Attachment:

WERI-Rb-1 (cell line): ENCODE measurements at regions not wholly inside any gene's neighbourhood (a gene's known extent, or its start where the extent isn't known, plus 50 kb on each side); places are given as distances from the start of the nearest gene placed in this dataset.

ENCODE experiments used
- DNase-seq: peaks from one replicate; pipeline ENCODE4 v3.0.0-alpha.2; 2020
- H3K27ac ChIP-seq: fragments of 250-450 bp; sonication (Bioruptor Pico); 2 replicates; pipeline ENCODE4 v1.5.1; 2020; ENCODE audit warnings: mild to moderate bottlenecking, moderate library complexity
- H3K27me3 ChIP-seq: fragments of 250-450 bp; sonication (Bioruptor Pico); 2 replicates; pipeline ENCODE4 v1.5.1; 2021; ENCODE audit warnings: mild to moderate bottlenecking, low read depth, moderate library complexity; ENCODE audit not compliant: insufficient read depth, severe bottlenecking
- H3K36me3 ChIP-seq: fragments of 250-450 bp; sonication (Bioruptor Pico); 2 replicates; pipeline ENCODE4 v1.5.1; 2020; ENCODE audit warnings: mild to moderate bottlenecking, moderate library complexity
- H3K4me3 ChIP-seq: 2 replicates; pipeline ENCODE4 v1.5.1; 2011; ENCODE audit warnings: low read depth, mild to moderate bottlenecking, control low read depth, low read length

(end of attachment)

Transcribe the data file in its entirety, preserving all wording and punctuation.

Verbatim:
WERI-Rb-1 (cell line): ENCODE measurements at regions not wholly inside any gene's neighbourhood (a gene's known extent, or its start where the extent isn't known, plus 50 kb on each side); places are given as distances from the start of the nearest gene placed in this dataset.

ENCODE experiments used
- DNase-seq: peaks from one replicate; pipeline ENCODE4 v3.0.0-alpha.2; 2020
- H3K27ac ChIP-seq: fragments of 250-450 bp; sonication (Bioruptor Pico); 2 replicates; pipeline ENCODE4 v1.5.1; 2020; ENCODE audit warnings: mild to moderate bottlenecking, moderate library complexity
- H3K27me3 ChIP-seq: fragments of 250-450 bp; sonication (Bioruptor Pico); 2 replicates; pipeline ENCODE4 v1.5.1; 2021; ENCODE audit warnings: mild to moderate bottlenecking, low read depth, moderate library complexity; ENCODE audit not compliant: insufficient read depth, severe bottlenecking
- H3K36me3 ChIP-seq: fragments of 250-450 bp; sonication (Bioruptor Pico); 2 replicates; pipeline ENCODE4 v1.5.1; 2020; ENCODE audit warnings: mild to moderate bottlenecking, moderate library complexity
- H3K4me3 ChIP-seq: 2 replicates; pipeline ENCODE4 v1.5.1; 2011; ENCODE audit warnings: low read depth, mild to moderate bottlenecking, control low read depth, low read length